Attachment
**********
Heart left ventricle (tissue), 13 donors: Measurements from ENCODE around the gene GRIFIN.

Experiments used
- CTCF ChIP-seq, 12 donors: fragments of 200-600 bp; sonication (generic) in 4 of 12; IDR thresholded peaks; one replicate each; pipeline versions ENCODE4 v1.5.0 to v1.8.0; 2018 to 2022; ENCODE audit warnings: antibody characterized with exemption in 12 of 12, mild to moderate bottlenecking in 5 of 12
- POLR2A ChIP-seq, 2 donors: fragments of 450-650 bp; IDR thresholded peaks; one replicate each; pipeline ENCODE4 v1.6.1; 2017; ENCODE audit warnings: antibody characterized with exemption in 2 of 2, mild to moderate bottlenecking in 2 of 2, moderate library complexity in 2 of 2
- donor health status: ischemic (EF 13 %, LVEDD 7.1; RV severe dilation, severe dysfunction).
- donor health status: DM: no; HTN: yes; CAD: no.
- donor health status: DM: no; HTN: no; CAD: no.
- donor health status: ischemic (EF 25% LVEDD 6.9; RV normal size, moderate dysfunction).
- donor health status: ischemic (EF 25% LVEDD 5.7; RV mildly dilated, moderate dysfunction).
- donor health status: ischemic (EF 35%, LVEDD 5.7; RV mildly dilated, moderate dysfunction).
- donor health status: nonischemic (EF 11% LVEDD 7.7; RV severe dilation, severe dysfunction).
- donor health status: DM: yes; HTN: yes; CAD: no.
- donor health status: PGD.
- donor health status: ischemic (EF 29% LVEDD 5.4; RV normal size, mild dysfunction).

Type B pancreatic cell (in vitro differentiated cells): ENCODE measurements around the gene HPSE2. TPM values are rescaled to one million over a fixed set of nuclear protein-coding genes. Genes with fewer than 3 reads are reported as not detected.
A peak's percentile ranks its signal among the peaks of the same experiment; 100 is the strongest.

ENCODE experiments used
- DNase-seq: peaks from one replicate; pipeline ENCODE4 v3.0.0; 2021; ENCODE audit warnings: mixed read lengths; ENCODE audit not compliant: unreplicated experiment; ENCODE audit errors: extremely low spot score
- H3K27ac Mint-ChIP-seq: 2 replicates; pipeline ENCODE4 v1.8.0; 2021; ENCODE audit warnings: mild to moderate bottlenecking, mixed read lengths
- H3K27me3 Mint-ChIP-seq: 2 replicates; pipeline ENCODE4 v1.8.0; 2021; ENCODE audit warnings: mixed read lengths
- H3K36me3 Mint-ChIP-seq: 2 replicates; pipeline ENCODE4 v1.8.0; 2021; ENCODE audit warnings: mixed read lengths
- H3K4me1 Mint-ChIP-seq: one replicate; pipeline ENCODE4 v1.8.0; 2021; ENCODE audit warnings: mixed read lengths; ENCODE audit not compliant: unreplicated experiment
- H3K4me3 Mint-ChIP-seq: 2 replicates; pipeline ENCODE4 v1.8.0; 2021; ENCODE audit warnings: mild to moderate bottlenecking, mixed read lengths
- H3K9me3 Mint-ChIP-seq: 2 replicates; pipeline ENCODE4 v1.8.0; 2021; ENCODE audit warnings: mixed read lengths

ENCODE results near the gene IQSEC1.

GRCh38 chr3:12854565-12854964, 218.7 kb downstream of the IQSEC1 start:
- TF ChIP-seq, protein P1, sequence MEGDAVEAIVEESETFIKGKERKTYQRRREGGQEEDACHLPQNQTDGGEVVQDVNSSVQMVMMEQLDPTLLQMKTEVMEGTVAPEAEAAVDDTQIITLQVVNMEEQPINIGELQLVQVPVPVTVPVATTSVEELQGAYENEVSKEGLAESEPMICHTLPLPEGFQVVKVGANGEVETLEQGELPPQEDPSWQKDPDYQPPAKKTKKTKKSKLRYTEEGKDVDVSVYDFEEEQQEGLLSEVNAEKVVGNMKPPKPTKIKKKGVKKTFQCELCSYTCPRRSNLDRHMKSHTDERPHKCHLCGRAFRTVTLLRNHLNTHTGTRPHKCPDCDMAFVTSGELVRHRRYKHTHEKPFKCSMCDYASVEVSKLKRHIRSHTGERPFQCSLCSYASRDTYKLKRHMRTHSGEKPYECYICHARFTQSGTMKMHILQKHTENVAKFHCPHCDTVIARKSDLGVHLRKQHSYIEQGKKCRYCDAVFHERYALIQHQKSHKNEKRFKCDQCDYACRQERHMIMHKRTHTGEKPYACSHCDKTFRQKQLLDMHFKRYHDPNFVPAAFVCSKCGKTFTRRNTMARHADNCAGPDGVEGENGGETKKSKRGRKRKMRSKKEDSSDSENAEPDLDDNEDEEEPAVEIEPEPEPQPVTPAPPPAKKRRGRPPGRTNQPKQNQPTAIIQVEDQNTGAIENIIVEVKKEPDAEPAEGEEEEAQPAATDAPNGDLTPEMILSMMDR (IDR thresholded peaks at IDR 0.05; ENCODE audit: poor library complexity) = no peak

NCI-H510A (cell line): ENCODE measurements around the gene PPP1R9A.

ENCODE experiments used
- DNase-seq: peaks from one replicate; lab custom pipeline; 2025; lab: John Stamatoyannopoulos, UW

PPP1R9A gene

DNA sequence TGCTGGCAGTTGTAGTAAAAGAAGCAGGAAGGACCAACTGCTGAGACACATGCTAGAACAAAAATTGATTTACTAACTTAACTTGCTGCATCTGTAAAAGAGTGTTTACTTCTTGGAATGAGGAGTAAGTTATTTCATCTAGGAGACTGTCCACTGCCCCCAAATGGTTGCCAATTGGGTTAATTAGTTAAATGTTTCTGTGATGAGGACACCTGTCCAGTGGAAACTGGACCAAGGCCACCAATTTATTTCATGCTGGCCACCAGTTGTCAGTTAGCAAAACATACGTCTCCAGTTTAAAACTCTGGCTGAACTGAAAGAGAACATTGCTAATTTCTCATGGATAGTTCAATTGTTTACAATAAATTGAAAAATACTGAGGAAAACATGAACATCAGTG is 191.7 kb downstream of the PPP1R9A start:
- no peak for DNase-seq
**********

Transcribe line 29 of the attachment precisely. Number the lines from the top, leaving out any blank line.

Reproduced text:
ENCODE experiments used